British and European Union negotiators made scant progress towards a deal on future ties in talks this week, they said today.

Both sides also voiced concern that time is running out to reach an agreement before an end-year deadline. 

"Those who were hoping for negotiations to move swiftly forward this week will have been disappointed," the EU's chief negotiator, Michel Barnier, told a news conference after two full days of talks in Brussels. 

His British counterpart David Frost said a deal on post-Brexit relations was "still possible" and was still London's goal but would not be easy to achieve. 

"There are significant areas which remain to be resolved and even where there is a broad understanding between negotiators, there is a lot of detail to work through," Frost said in a statement. 

"Time is short for both sides," he added. 

After 46 years of membership, Britain became the first country ever to leave the EU on 31 January.

The two are now negotiating a new partnership, to be effective from 2021, on everything from trade and transport to energy and security. 

Chambers Ireland has called on businesses to expect a hard Brexit and act accordingly. Chief executive, Ian Talbot, said, "Businesses, large and small, throughout the island must act as though a deal will not be forthcoming. Businesses need to interrogate their supply chains to ensure that they are not over exposed to the disruption in trade that a no-deal Brexit presents."

Disagreements over state aid rules and fishing quotas have so far thwarted a deal, which the EU says must be in the making in time to be approved at a summit of the bloc's 27 national leaders on 15-16 October to enable ratification this year. 

Beyond the biggest stumbling blocks, differences also linger in discussions on migration, security, dispute-settling mechanisms, human rights guarantees and other areas. 

With the coronavirus pandemic wreaking economic havoc and both sides of the Channel wanting to avoid an even deeper recession, EU sources had been relatively upbeat in recent weeks that an agreement could be reached on time. 

Mr Barnier sounded downbeat today, however, saying he was "disappointed and concerned" because British Prime Minister Boris Johnson had told the EU he wanted to speed up the negotiating process over the summer. 

"This week, once again, as in the July round, the British negotiators have not shown any real willingness to move forward on issues of fundamental importance for the European Union," Mr Barnier said.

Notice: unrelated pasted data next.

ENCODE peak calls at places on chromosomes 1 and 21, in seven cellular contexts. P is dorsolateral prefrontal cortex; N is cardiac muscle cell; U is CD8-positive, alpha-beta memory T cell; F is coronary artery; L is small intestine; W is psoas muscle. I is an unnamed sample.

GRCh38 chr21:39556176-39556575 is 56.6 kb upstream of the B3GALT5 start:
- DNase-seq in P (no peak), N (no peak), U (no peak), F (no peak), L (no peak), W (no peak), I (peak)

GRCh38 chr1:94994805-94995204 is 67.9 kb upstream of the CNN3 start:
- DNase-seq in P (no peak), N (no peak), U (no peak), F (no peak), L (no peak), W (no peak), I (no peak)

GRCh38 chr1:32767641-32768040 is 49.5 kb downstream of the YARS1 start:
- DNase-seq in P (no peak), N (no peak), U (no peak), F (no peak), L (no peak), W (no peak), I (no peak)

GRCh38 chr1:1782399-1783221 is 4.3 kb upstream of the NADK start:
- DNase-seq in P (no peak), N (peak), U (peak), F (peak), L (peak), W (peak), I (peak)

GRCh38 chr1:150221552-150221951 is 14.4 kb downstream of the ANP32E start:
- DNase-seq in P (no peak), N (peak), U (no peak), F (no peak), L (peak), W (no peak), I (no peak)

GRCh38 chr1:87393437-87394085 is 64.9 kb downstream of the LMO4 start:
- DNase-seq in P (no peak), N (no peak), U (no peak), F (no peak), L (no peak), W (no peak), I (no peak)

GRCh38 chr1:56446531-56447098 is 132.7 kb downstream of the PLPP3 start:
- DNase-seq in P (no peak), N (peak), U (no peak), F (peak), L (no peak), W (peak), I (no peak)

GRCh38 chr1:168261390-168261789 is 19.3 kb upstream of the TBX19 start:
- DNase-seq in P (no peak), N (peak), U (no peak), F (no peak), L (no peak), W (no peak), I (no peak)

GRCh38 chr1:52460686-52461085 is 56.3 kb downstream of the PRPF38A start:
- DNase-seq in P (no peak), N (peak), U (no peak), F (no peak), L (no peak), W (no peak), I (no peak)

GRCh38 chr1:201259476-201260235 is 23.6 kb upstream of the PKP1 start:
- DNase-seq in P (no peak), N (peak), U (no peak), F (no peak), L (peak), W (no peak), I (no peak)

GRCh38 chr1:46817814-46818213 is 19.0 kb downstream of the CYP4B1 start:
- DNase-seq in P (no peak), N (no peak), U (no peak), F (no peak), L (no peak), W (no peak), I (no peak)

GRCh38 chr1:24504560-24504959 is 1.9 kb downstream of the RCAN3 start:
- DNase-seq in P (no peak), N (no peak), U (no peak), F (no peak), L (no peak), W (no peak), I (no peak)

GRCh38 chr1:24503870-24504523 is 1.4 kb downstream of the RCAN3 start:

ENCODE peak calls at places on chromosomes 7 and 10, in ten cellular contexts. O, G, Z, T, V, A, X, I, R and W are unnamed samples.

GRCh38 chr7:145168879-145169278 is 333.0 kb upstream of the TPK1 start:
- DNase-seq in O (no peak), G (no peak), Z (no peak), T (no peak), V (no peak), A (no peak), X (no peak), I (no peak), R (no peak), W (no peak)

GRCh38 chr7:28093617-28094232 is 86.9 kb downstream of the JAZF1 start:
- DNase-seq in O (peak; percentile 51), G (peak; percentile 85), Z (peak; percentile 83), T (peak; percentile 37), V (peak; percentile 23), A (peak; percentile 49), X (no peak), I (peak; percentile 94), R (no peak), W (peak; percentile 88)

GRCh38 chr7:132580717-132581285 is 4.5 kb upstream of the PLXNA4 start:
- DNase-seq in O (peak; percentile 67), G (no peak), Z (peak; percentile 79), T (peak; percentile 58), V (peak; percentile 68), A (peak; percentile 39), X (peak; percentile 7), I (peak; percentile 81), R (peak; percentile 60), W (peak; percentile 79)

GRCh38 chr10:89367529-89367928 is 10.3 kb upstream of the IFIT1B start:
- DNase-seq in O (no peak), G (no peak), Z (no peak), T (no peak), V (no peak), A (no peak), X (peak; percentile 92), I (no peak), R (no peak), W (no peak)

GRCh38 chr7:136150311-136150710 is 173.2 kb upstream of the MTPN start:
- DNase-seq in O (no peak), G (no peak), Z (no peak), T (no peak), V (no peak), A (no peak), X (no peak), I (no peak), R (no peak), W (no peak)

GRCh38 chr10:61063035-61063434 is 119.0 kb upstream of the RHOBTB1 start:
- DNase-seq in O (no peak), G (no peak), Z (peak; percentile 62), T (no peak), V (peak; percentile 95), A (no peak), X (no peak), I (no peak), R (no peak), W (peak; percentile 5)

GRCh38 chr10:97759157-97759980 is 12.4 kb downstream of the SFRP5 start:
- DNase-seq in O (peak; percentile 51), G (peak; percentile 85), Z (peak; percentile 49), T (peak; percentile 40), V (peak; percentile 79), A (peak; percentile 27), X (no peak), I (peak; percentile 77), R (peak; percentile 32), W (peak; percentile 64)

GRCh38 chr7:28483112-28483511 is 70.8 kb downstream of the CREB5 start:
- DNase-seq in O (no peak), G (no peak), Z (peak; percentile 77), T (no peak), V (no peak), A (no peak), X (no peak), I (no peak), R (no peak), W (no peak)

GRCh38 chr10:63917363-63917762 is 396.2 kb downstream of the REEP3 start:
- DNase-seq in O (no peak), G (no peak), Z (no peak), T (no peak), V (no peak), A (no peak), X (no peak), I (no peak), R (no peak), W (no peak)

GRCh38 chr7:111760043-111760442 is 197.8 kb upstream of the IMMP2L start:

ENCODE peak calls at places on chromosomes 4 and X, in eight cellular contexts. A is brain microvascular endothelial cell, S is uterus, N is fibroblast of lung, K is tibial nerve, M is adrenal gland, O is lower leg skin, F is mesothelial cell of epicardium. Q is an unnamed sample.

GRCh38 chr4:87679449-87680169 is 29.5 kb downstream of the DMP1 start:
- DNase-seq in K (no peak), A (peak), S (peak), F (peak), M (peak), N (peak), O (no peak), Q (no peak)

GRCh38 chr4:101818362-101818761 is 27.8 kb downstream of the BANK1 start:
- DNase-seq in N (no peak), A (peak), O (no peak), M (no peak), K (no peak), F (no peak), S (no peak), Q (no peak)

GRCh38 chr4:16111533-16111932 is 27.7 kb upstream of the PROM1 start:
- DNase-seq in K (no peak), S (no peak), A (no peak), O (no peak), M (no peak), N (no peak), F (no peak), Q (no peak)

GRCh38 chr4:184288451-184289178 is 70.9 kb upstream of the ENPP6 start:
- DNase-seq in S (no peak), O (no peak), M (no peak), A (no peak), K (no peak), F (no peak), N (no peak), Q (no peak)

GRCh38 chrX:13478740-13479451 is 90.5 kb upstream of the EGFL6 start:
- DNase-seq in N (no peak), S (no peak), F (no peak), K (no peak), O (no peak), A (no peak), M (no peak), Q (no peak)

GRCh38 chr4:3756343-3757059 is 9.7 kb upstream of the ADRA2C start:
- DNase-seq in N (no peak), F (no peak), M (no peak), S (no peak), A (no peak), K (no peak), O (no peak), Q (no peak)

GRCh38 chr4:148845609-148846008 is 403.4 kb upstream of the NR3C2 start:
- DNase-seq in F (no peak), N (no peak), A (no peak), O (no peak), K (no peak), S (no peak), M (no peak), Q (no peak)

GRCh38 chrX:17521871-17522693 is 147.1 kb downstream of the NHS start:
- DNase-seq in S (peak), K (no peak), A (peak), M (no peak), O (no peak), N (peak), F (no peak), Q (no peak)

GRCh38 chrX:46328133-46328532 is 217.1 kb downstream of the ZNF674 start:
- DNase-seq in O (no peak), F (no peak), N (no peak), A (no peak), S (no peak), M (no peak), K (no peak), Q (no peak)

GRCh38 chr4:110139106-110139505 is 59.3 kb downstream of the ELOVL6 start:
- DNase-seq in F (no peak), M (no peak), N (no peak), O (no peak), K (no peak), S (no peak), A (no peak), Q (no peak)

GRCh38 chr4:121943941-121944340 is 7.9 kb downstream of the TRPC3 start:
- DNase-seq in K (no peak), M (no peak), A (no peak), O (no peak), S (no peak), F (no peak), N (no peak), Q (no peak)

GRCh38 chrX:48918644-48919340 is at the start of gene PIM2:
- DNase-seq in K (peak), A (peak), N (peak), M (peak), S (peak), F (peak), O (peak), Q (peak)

Britain's chief negotiator David Frost

"And this despite the flexibility which we have shown over recent months," he said. 

He said negotiations too often appeared to be going backwards this week rather than forwards and so, at this stage, an agreement looked unlikely. 

"On the European side, we are very concerned about the state of play in our negotiations. The clock is ticking," Mr Barnier said. 

An EU diplomat said few had expected significant progress this month, and there are better prospects for headway to be made in the next round of negotiations, which will be held in London during the second week of September.

Britain today blamed the European Union for holding up progress to secure a post-Brexit trade deal, as the seventh round of negotiations broke up.

Mr Frost said Brussels' insistence that London accept EU state aid and fisheries policy before work on other areas made it "unnecessarily difficult to make progress". 

David Frost reiterated that he thought a deal remained possible and was Britain's aim but he warned: "It is clear that it will not be easy to achieve." 

The latest talks were "useful but there has been little progress", he added, highlighting continual sticking points on competition rules and fishing rights. 

"The EU is still insisting not only that we must accept continuity with EU state aid and fisheries policy, but also that this must be agreed before any further substantive work can be done in any other area of the negotiation, including on legal texts," he said in a statement.  

"This makes it unnecessarily difficult to make progress," he added. 

Time is running out for both sides to reach agreement, given the need for the deal and legal texts to be scrutinised by member states and ratified by the European parliament. 

The next round of talks is scheduled to be held in London in the week of 7 September, with UK officials eyeing the planned October summit as the deadline for a deal.